Mr. Isozaki finally built the museum as a village of platonic solids clad in a richly textured red Indian sandstone, with large pyramidal skylights illuminating the serene galleries below. The first gallery — voluminous, glowing, visually still — introduced the Japanese concept of ma, sometimes described as an emptiness full of possibilities, into a Western ensemble of forms straight from the geometry book. “That gallery was worth the whole building,” Mr. Gehry said at its opening.
The project pivoted Mr. Isozaki into a four-decade-long international career, which he pursued in a range of styles in many countries. He built the colorful, fanciful postmodernist Team Disney Building in Orlando, Fla.; for the 1992 Summer Olympics in Barcelona, Spain, he designed the more sober and symmetrical 18,000-seat Sant Jordi Pavilion.
Among his most unexpected designs was the Qatar National Convention Center in Doha. Its roof is supported by a phantasmagoric pair of giant concrete “trees” with swelling trunks and thick branches, the surreal forms contradicting the otherwise right-angled, Modernist structure. As in many of his buildings, he used the detail to violate the building’s overall system of control — the irrational cohabited with the rational. The Domus (La Casa del Hombre), his science museum in Coruña, Spain, departs from the language of his earlier buildings, with a smoothly curved sail-like facade fronting an otherwise cubic stone structure, all set atop a rocky and wild hillscape.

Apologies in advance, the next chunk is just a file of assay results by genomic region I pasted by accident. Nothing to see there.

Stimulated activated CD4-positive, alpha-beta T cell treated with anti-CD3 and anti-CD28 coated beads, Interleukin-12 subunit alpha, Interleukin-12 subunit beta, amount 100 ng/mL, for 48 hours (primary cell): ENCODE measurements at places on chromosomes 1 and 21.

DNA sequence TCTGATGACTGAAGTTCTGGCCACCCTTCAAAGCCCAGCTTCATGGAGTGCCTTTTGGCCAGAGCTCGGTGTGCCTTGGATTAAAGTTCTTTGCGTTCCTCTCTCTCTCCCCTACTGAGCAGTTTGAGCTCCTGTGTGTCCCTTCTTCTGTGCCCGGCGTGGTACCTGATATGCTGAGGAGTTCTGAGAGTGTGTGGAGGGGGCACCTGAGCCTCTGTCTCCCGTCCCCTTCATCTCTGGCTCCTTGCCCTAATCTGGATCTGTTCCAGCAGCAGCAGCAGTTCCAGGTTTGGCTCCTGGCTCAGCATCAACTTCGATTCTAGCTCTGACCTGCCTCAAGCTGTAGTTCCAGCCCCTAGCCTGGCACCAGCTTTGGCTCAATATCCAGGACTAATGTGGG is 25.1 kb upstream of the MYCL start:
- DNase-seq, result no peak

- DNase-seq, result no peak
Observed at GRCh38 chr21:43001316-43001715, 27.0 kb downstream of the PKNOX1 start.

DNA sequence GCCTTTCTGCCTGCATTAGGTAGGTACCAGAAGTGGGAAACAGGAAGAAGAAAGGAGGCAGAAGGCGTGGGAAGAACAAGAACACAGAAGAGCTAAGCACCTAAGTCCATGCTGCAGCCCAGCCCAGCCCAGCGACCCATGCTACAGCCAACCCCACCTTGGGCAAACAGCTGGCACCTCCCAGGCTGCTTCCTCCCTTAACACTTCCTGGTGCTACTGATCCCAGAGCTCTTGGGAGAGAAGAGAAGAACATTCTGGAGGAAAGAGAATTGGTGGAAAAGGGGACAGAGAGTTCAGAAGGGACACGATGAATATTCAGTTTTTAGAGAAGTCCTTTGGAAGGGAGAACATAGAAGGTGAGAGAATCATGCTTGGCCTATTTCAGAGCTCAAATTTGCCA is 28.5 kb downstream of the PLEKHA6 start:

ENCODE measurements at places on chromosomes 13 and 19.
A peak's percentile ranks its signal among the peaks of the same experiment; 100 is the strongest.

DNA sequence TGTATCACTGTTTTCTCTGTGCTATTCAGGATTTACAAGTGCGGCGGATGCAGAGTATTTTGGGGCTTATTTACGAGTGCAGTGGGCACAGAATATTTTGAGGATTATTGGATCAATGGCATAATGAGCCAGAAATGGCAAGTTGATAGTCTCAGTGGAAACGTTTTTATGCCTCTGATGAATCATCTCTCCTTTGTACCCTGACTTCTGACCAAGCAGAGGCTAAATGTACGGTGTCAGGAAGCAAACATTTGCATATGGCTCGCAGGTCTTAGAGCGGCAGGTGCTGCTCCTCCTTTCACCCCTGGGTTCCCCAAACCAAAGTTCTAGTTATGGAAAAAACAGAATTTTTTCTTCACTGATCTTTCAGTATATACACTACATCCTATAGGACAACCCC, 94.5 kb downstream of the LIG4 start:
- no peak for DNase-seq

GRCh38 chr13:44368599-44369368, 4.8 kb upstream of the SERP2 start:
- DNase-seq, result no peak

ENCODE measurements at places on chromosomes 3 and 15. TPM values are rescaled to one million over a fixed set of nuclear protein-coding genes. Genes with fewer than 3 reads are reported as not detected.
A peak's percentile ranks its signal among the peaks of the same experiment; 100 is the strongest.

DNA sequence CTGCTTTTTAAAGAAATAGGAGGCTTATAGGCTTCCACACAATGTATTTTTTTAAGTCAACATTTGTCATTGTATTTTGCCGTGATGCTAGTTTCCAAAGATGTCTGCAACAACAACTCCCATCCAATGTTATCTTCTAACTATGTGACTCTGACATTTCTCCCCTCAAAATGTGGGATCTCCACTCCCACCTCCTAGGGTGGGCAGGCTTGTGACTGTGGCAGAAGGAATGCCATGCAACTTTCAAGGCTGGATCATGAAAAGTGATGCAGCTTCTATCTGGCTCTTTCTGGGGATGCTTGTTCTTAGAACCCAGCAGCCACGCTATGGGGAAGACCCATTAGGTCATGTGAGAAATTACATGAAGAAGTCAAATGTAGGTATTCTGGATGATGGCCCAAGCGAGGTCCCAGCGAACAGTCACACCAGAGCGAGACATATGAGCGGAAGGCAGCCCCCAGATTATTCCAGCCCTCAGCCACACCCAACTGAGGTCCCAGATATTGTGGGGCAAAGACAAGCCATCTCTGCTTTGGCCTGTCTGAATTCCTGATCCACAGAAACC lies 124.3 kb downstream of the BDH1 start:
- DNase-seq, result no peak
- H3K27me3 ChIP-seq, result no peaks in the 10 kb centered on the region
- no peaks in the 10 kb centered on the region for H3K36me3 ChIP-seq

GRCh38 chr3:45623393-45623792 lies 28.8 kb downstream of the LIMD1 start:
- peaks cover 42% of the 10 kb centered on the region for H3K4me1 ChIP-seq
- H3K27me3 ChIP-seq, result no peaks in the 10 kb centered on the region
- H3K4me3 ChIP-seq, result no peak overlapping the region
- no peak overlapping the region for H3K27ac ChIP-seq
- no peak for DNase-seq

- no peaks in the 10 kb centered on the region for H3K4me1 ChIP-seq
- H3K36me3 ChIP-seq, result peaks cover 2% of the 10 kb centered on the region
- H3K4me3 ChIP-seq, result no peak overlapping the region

A connoisseur of the radical in the arts — early on he gravitated to jazz, Tokyo Neo-Dadaists and John Cage — Mr. Isozaki was, as one critic observed, a “guerrilla architect” who engineered controversy within an architecture culture that largely conformed to Modernist norms. Frequently a guest juror at competitions, he sought out the most unconventional projects. In 1983, he championed an apparently unbuildable entry for a sports club in Hong Kong by the then-unknown young Iraqi British architect Zaha Hadid. The daring vote launched her career.
In the 1970s, the language of Modernism ruptured as postmodernists questioned functionalism in architecture and the West’s fundamental belief in Renaissance unity. For Mr. Isozaki, architecture became a cultural practice — in his words, “a machine for the production of meaning.” He designed buildings with symbols and references, imbuing them with irony and even a teasing humor. He designed the shape of the Fujimi Country Club in Oita as a question mark: Why, after all, golf in Japan?
Mr. Isozaki emerged as a force driving Japan’s architectural New Wave while at the same time rooting his designs — what he sometimes called his “perfect crimes” — in Japanese spiritual traditions. He interpreted and territorialized Western styles and philosophies with Japanese notions of absence, emptiness, shadow and darkness.